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Deliver Me from Pain

, 296 pages

8 halftones, 4 line drawings

February 2009



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Deliver Me from Pain

Anesthesia and Birth in America

Despite today's historically low maternal and infant mortality rates in the United States, labor continues to evoke fear among American women. Rather than embrace the natural childbirth methods promoted in the 1970s, most women welcome epidural anesthesia and even Cesarean deliveries. In Deliver Me from Pain, Jacqueline H. Wolf asks how a treatment such as obstetric anesthesia, even when it historically posed serious risk to mothers and newborns, paradoxically came to assuage women's anxiety about birth.

Each chapter begins with the story of a birth, dramatically illustrating the unique practices of the era being examined. Deliver Me from Pain covers the development and use of anesthesia from ether and chloroform in the mid-nineteenth century; to amnesiacs, barbiturates, narcotics, opioids, tranquilizers, saddle blocks, spinals, and gas during the mid-twentieth century; to epidural anesthesia today.

Labor pain is not merely a physiological response, but a phenomenon that mothers and physicians perceive through a historical, social, and cultural lens. Wolf examines these influences and argues that medical and lay views of labor pain and the concomitant acceptance of obstetric anesthesia have had a ripple effect, creating the conditions for acceptance of other, often unnecessary, and sometimes risky obstetric treatments: forceps, the chemical induction and augmentation of labor, episiotomy, electronic fetal monitoring, and Cesarean section.

As American women make decisions about anesthesia today, Deliver Me from Pain offers them insight into how women made this choice in the past and why each generation of mothers has made dramatically different decisions.

Jacqueline H. Wolf is a professor of the history of medicine and chair of the Department of Social Medicine at Ohio University and author of Don't Kill Your Baby: Public Health and the Decline of Breastfeeding in the Nineteenth and Twentieth Centuries. She is also the host of Conversations from Studio B, a monthly radio show on health and medicine that airs on the NPR affiliate in southeast Ohio, and was host for six years of Health Vision, a weekly show that aired on the local PBS affiliate.

"It is sometimes difficult to reconcile the attitudes of contemporary thought with the historical event that is under consideration. As I closed the book, I was still uncertain about whether more anesthesia is better. But I am relieved that we live in an era in which it is no longer accepted that there is a physiological advantage to pain during labor."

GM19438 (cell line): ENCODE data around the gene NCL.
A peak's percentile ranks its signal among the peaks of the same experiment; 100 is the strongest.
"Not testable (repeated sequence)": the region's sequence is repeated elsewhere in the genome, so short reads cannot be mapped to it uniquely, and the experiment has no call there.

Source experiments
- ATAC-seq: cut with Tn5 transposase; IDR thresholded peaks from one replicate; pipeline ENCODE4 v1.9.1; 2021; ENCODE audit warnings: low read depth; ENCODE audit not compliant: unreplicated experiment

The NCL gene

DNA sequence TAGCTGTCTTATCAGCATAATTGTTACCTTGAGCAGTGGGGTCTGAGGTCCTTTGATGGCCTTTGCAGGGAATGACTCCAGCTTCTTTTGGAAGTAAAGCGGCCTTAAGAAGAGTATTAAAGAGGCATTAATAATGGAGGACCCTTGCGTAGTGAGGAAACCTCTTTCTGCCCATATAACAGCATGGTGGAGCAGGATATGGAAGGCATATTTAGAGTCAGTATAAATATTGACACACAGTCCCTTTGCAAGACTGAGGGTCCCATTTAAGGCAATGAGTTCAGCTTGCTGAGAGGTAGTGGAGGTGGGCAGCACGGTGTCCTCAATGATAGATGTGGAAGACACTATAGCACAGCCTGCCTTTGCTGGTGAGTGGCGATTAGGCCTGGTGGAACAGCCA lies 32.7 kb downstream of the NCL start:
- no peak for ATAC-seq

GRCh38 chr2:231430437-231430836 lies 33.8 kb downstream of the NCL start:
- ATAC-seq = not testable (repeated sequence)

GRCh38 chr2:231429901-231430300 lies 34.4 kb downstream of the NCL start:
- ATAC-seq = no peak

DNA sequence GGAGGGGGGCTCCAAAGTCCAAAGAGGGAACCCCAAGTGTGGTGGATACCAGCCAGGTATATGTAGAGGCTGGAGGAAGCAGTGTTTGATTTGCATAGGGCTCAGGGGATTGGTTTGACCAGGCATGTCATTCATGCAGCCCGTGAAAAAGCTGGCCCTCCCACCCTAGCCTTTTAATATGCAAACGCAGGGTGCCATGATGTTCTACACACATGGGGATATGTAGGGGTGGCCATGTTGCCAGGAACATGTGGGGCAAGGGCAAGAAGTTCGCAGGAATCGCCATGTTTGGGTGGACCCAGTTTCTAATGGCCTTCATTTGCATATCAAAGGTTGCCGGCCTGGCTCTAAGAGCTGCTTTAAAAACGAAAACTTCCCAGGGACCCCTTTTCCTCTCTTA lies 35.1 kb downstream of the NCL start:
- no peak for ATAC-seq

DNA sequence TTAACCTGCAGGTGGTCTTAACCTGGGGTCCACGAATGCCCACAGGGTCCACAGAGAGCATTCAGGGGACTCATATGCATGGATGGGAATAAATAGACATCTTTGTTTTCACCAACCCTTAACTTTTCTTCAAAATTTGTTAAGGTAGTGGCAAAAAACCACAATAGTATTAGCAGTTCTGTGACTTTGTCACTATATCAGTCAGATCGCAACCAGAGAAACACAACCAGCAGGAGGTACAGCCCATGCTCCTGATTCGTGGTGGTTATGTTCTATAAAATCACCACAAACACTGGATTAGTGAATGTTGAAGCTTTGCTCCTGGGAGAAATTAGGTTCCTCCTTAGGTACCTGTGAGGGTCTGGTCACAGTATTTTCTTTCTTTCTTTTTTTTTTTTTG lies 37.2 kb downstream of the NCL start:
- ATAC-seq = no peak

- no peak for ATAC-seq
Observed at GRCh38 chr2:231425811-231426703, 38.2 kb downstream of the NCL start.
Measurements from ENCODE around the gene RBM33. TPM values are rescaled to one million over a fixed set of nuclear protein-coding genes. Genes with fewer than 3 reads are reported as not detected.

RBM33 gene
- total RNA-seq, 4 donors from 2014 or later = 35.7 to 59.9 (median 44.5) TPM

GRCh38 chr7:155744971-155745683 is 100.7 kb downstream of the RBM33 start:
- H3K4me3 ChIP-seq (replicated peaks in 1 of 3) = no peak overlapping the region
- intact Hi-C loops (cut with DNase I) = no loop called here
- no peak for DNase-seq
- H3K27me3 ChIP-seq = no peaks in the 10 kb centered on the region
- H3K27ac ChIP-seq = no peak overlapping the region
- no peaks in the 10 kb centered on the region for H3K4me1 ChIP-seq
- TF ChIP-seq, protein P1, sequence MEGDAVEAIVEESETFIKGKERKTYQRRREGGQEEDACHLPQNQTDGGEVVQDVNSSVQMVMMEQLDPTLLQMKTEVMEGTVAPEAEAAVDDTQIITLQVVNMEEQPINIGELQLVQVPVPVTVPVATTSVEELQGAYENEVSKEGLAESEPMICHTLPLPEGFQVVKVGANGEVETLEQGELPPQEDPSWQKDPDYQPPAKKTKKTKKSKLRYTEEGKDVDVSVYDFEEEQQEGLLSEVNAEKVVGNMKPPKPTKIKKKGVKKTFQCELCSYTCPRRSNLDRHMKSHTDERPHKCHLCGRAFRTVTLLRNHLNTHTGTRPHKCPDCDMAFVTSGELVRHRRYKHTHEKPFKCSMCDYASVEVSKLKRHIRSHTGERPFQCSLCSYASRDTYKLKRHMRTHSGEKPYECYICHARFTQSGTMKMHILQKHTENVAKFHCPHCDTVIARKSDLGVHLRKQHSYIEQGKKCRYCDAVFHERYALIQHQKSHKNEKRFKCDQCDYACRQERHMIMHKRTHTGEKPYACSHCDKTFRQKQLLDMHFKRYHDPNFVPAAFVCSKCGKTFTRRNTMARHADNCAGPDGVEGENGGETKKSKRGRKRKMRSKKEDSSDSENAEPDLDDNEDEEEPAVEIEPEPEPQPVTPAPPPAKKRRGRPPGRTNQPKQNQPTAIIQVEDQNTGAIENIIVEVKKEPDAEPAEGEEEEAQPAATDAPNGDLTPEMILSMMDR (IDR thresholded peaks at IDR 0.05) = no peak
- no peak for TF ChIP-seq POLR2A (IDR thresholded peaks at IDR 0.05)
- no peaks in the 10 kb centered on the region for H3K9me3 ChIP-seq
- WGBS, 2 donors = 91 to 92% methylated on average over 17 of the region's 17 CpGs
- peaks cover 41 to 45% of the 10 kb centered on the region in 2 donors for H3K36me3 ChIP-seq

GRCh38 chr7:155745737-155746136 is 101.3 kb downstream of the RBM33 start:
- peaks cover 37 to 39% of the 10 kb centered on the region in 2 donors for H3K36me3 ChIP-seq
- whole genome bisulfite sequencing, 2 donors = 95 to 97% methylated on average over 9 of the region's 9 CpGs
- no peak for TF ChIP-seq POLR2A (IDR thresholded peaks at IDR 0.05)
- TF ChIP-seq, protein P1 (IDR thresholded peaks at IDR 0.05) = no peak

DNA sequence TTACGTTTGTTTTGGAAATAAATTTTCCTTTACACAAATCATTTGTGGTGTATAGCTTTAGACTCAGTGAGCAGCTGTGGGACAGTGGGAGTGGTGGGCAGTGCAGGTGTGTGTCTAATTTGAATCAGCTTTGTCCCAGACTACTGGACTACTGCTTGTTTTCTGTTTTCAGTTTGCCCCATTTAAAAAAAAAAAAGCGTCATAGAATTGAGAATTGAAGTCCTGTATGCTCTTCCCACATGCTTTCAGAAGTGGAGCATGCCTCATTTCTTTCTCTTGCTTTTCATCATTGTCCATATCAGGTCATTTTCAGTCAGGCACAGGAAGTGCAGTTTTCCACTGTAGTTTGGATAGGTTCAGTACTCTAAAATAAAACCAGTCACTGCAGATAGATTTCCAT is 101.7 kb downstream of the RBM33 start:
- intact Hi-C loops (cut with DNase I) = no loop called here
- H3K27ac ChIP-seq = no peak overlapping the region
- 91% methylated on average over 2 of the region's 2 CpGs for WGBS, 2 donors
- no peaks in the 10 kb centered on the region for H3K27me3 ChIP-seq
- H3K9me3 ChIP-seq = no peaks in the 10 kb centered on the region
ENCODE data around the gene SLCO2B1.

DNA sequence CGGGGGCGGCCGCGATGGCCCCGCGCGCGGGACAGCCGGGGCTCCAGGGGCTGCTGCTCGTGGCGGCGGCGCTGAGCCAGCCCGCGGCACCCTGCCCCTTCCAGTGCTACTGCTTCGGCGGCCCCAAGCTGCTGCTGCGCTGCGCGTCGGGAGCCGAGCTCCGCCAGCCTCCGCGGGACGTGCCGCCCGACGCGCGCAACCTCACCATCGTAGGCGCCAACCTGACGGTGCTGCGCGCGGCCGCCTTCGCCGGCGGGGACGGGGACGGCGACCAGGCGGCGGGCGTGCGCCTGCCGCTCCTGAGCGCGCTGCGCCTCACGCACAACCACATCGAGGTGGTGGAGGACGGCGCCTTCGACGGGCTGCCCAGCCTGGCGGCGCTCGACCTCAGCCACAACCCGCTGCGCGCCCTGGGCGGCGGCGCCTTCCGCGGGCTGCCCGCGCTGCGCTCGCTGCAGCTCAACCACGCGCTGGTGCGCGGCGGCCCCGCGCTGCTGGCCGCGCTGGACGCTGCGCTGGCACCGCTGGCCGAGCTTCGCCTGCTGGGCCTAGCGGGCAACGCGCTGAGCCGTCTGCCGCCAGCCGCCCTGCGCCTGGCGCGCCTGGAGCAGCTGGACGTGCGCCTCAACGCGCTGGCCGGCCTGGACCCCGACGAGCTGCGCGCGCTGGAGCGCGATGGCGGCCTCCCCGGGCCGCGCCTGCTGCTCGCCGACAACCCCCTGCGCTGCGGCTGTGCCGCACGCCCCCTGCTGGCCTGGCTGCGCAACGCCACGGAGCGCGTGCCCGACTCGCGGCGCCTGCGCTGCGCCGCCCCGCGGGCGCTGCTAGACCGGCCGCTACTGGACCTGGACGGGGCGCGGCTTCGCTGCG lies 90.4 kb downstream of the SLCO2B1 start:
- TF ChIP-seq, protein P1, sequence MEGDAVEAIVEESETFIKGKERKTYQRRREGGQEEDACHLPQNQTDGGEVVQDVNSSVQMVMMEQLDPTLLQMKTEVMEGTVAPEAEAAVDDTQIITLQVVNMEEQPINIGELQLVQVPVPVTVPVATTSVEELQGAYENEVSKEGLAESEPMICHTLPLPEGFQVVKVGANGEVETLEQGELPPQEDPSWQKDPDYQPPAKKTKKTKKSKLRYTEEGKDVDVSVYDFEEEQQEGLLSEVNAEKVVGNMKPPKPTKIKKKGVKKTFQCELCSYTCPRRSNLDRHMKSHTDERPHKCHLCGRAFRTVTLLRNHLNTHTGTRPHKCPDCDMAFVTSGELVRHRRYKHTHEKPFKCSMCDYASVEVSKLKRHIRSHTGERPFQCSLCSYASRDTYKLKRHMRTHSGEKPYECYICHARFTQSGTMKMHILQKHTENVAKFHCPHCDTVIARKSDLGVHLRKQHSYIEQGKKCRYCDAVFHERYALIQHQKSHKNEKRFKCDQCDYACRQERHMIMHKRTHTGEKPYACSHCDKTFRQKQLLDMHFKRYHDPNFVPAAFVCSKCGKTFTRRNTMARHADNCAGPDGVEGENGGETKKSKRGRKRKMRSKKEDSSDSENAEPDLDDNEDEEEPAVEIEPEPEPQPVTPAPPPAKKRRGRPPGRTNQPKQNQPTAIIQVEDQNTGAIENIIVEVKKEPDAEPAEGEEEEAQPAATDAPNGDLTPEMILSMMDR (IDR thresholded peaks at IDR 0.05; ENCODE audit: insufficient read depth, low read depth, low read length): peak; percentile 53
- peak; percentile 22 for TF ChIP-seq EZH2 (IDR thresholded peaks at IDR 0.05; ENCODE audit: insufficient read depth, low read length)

"I would recommend this book to health professionals who are committed to understanding and acknowledging that every woman experiences childbirth in an individual and unique manner."

"It is perhaps Wolf's utter engagement with the material that is responsible for producing such a dynamic history."

"Wolf opens her readers' eyes to the vast history that has layered the medical community's ignorance onto a persistent belief that childbirth is the worst pain a human will ever experience, then topped it off with a population's growing need to 'schedule' birth into our increasingly busy lives, and come up with a society... [that] should not—really, cannot—labor without numbing their bodies to the sensations of birth."

"Much needed addition to the blossoming scholarly work on childbirth history."

"Wolf has written a fascinating overview of childbirth from the 1840s to the present day. In doing so she has used women's voices to advantage, letting them tell their own experiences."

"Wolf's unique focus on pain management brings a fresh perspective to the literature about childbirth and new understandings of this life-changing event in women's lives and histories."

"Like many of the women she describes, Wolf has delivered a beautiful product that is both painless and joyful to encounter."

" Deliver Me from Pain is an important addition to the literature, especially in the history of gender and pharmaceuticals... An absorbing and informative tale."

"An important study of the choices made by other generations. For those who care about and study birth, understanding how we got here and why is imperative in considering where we go from here."

"This book will be of great interest to scholars in the field, to young men and women researching their birth options, and to veterans of childbirth, wanting to understand their place in this fascinating history."

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